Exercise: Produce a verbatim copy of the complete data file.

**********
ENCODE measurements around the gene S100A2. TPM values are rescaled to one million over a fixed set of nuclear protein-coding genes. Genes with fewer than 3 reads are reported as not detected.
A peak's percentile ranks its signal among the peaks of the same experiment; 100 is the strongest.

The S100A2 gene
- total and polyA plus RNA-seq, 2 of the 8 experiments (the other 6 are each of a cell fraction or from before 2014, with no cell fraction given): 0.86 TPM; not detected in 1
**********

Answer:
ENCODE measurements around the gene S100A2. TPM values are rescaled to one million over a fixed set of nuclear protein-coding genes. Genes with fewer than 3 reads are reported as not detected.
A peak's percentile ranks its signal among the peaks of the same experiment; 100 is the strongest.

The S100A2 gene
- total and polyA plus RNA-seq, 2 of the 8 experiments (the other 6 are each of a cell fraction or from before 2014, with no cell fraction given): 0.86 TPM; not detected in 1